I love this painting of the Resurrection by Lucas Cranach the Younger (the son of Luther’s friend).  It’s filled with light, which has, indeed, overcome the darkness. May all of you have a glorious Easter!   Painting by Lucas Cranach the Younger, The Resurrection (1558).  Public Domain, https://commons.wikimedia.org/w/index.php?curid=461755 Read more

I just got back from our Good Friday service.  Here in Australia we’re a day ahead of the U.S.A., so this happened on your Maundy Thursday.  I’m writing this post so that it will show up on your Good Friday, our Saturday.  The service at Bethlehem Lutheran Church in Adelaide was packed and extraordinarily moving. We read the Passion narrative from the Gospel of John, punctuated by stanzas from that achingly beautiful and melancholy hymn “O, Dearest Jesus, What Law… Read more

Just as some liberal Bible scholars have claimed that belief in Christ’s divinity “evolved” over some centuries of tradition, some have claimed that the emphasis on the Cross of Jesus Christ, along with the atonement and everything else it represents, only developed after the time of Constantine.  They say that because Christian visual art did not depict Christ on the Cross until the 4th century.  Actual evidence, however, shoots down both assertions from the “evolution of doctrine” school. We have… Read more

Today, on Maundy Thursday, we commemorate Christ’s gift of Holy Communion, in which He gives in an ongoing way His body and blood for us in bread and wine.  Peter Leithart at Christianity Today connects the Lord’s Supper to vocation, though he doesn’t use that term: Keeping our eyes fixed on the surface helps us see how the Supper contributes to a Christian understanding of culture. Bread and wine are, after all, cultural products. The Old Testament sacrificial system testifies to the link… Read more

Scientists have discovered a new organ in the body.  In fact, it is the largest organ in the body:  the interstitium.  This is tissue containing liquid-filled spaces that exists between the major organs, functioning in part as shock absorber protecting the organs.  The interstitium fluid empties into the lymph nodes, giving it other functions relating to the immune system. Scientists don’t really know what all the interstitium does.  Said one scientist, “It would be analogous to discovering blood vessels for… Read more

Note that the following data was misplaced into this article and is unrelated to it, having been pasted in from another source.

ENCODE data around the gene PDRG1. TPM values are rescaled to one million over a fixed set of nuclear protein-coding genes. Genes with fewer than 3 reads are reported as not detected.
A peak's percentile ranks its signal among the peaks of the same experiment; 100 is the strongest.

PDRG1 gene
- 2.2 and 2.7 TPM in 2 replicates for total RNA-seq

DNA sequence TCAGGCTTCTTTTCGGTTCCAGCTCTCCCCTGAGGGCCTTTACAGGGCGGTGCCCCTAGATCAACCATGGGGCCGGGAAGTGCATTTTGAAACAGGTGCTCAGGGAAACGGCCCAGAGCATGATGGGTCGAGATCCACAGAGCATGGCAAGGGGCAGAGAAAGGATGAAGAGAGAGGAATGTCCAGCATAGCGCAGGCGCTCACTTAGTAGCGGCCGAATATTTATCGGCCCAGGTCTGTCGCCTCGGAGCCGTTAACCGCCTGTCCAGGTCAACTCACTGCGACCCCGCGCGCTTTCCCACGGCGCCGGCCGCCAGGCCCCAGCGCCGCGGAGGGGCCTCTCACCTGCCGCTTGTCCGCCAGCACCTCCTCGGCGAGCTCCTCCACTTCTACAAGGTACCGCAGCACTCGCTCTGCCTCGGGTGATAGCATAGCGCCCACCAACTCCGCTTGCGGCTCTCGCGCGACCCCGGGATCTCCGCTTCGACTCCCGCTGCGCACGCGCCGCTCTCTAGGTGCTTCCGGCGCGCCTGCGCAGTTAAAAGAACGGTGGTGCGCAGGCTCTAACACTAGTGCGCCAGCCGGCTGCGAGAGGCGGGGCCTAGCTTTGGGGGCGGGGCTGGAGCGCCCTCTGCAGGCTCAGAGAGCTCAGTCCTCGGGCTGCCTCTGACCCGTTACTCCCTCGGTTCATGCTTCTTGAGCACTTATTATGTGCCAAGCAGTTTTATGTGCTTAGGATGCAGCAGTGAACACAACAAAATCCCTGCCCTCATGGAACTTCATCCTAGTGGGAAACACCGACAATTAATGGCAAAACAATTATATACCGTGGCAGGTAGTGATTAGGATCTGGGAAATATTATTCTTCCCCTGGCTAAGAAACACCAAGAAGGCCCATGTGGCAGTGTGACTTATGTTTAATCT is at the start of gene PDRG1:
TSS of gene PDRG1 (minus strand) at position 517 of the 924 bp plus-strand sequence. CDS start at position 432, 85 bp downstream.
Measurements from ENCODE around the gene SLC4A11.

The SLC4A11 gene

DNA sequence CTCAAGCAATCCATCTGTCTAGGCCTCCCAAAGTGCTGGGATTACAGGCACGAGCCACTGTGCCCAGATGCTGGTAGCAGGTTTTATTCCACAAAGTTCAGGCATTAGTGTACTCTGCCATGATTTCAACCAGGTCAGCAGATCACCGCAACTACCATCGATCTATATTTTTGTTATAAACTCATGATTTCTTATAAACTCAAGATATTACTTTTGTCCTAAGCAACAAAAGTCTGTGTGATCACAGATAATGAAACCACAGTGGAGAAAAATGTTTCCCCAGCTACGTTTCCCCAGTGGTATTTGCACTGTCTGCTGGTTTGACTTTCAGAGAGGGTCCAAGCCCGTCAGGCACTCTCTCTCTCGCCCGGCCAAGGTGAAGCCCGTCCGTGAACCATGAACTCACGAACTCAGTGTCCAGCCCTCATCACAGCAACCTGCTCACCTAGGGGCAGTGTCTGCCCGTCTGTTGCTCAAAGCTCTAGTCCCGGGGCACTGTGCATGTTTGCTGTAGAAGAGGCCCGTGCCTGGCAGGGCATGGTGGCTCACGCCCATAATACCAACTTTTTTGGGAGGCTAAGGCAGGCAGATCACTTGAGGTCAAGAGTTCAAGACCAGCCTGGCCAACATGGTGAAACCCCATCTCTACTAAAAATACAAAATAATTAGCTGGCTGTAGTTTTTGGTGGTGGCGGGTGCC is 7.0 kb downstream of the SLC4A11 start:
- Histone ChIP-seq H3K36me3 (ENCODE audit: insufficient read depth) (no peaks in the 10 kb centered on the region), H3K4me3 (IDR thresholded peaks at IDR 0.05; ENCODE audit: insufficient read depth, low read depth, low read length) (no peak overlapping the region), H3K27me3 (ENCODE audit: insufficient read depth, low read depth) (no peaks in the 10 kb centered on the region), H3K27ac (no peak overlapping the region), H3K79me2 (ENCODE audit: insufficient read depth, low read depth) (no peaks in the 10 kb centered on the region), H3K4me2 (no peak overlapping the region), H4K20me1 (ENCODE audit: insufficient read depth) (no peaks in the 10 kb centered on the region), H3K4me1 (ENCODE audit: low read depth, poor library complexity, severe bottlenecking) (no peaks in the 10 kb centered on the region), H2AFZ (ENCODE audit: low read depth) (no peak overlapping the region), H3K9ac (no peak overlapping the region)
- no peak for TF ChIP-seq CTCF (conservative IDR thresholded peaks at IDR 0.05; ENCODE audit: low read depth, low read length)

We had our Tenebrae service on Tuesday, here in Australia, and the Scripture readings struck me with their irony.  It’s excruciating, I thought, using an adjective often used to describe irony in its extremest form.  Then I realized that the very word “excruciating” comes from “crucify.” Irony is very difficult to define, but let me take up my literature professor vocation once again and give it a try:  Irony involves the tension between two meanings.  The tension may arise because… Read more

The young anti-school shooting crusaders are discrediting the NRA and influencing public opinion to support gun control.  Opponents of gun rights are coming out of the woodwork, organizing boycotts, shaming companies, and trying to make gun rights advocates social pariahs, almost as despicable as opponents of gay marriage.  Now retired Supreme Court Justice John Paul Stevens is proposing the ultimate solution:  Let’s just repeal the Second Amendment. From CNN: Retired Supreme Court Justice John Paul Stevens believes the students and… Read more

Years ago, I read the book I and Thou by the Jewish theologian Martin Buber.  I have found it very useful in understanding human relationships and how things can go wrong.  Peter Leithart  writes about it for First Things, and I appreciate being reminded about it. Briefly, he says that our relationships are either between persons (an “I” and a “thou”) or with objects (an “I” and an “it”).  Sometimes, though, we treat persons as if they were objects. Buber, by the… Read more

Pro-abortion advocates wrap themselves in the mantle of “the woman’s right to choose.”  But many women don’t choose to get abortions.  Their husbands, boyfriends, or other men pressure them to do so.  Pro-abortion advocates make abortion a hallmark of feminism.  But they don’t say much about the large-scale “gendercide” taking place in many parts of the world, in which girl babies are systematically aborted because the parents prefer sons. Lutherans for Life of Australia is circulating a brilliant, hard-hitting article… Read more

Our new granddaughter, Hannah Grace Hensley, was baptized on Palm Sunday.  Now comes Holy Week.  Christmas celebrates the Incarnation, God becoming a human being.  But this week and the events it commemorates shows, in rapid succession, why this happened and how it was all “for us.”  In fact, all of the strains and themes of Christianity come together this week. On Maundy Thursday the Gospel is underscored, as Christ tells us to take His body, “given for you,”  and His… Read more

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